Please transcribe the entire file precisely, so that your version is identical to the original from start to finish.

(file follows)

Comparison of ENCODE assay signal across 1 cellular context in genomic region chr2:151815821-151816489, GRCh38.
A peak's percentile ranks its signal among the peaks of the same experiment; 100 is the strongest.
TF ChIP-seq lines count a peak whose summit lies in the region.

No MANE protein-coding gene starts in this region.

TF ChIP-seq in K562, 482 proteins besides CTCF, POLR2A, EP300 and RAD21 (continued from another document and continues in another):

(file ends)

Comparison of ENCODE assay signal across 1 cellular context in genomic region chr2:151815821-151816489, GRCh38.
A peak's percentile ranks its signal among the peaks of the same experiment; 100 is the strongest.
TF ChIP-seq lines count a peak whose summit lies in the region.

No MANE protein-coding gene starts in this region.

TF ChIP-seq in K562, 482 proteins besides CTCF, POLR2A, EP300 and RAD21 (continued from another document and continues in another):